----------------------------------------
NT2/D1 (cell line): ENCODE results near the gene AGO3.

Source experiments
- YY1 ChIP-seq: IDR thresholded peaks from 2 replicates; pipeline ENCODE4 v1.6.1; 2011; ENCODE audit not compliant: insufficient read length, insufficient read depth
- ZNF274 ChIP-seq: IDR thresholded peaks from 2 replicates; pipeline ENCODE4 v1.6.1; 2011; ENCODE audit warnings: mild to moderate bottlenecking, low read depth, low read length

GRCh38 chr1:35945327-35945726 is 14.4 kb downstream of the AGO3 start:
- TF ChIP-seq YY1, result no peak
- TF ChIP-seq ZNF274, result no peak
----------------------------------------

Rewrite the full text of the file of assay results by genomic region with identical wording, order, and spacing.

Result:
NT2/D1 (cell line): ENCODE results near the gene AGO3.

Source experiments
- YY1 ChIP-seq: IDR thresholded peaks from 2 replicates; pipeline ENCODE4 v1.6.1; 2011; ENCODE audit not compliant: insufficient read length, insufficient read depth
- ZNF274 ChIP-seq: IDR thresholded peaks from 2 replicates; pipeline ENCODE4 v1.6.1; 2011; ENCODE audit warnings: mild to moderate bottlenecking, low read depth, low read length

GRCh38 chr1:35945327-35945726 is 14.4 kb downstream of the AGO3 start:
- TF ChIP-seq YY1, result no peak
- TF ChIP-seq ZNF274, result no peak